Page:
Whenever I met students who want to have a ph.d., I would ask them, do you really want it if I tell you the truth? Many students tell me that a scientist can be free to think anything and achieve what they think so that is the ideal life for them. But the truth is this career has too much harshness to be free. My Friend Daniel, a pessimist, has many posts recently about it. I agree with him on this issue though.
The paper she reacts to is also very entertaining. It goes after a few myths. One of them is that if you get a Ph.D. and finally do get a professorship, life will be great:
Suppose you do eventually obtain a permanent job, perhaps a tenured professorship. The struggle for a job is now replaced by a struggle for grant support, and again there is a glut of scientists. Now you spend your time writing proposals rather than doing research. Worse, because your proposals are judged by your competitors you cannot follow your curiosity, but must spend your effort and talents on anticipating and deflecting criticism rather than on solving the important scientific problems. They’re not the same thing: you cannot put your past successes in a proposal, because they are finished work, and your new ideas, however original and clever, are still unproven. It is proverbial that original ideas are the kiss of death for a proposal; because they have not yet been proved to work (after all, that is what you are proposing to do) they can be, and will be, rated poorly. Having achieved the promised land, you find that it is not what you wanted after all.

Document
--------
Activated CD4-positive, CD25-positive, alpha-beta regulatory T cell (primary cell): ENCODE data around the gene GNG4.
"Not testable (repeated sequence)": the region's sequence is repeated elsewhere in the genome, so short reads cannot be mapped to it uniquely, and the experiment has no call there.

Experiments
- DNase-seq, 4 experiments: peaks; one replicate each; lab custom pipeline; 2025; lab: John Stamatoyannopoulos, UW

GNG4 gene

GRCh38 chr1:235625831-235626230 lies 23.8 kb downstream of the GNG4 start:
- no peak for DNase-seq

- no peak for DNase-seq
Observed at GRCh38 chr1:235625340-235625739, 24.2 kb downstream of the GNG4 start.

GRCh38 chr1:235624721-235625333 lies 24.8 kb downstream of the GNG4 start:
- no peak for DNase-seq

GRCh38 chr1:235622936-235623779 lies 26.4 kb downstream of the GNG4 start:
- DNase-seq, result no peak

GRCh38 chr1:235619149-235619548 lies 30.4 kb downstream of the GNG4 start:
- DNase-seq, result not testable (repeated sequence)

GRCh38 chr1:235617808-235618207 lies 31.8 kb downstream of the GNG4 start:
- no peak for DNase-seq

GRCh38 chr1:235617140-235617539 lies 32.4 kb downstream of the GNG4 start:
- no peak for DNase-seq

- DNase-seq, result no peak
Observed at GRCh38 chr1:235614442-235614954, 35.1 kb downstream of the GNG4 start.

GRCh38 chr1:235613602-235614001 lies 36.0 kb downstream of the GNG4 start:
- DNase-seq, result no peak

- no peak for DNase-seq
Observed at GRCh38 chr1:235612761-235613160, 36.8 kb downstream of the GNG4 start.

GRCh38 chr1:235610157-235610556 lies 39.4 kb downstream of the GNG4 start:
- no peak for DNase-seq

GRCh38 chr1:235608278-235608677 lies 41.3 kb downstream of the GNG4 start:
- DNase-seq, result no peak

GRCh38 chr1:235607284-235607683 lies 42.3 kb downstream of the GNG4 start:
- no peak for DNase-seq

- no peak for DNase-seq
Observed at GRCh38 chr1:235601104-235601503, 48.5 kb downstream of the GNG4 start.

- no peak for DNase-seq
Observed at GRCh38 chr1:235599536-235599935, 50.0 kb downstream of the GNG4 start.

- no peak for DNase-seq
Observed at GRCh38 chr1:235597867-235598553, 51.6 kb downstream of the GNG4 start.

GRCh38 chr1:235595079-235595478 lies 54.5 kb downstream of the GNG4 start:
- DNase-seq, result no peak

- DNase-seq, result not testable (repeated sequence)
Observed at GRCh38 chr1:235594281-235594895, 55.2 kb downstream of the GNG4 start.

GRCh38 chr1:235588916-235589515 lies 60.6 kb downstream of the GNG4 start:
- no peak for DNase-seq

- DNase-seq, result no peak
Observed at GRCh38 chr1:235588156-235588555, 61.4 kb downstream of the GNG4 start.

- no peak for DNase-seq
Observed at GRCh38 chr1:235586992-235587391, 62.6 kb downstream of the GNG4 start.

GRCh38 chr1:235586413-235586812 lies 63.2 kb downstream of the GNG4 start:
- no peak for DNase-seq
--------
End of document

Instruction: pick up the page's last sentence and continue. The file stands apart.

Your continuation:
What can be done? I advocate that we inform potential students of the job prospects. Katz suggest we get funding agencies to stop funding so many Ph.D.s:
If you are in a position of leadership in science then you should try to persuade the funding agencies to train fewer Ph.D.s. The glut of scientists is entirely the consequence of funding policies (almost all graduate education is paid for by federal grants). The funding agencies are bemoaning the scarcity of young people interested in science when they themselves caused this scarcity by destroying science as a career.
I like his solution, but I’ve got no idea how I could ever have an impact on the policies of funding agencies. I’m not enough of a big cheese, but if you are, please help.
I conclude with this remark Katz made in his paper:
I have known more people whose lives have been ruined by getting a Ph.D. than by drugs.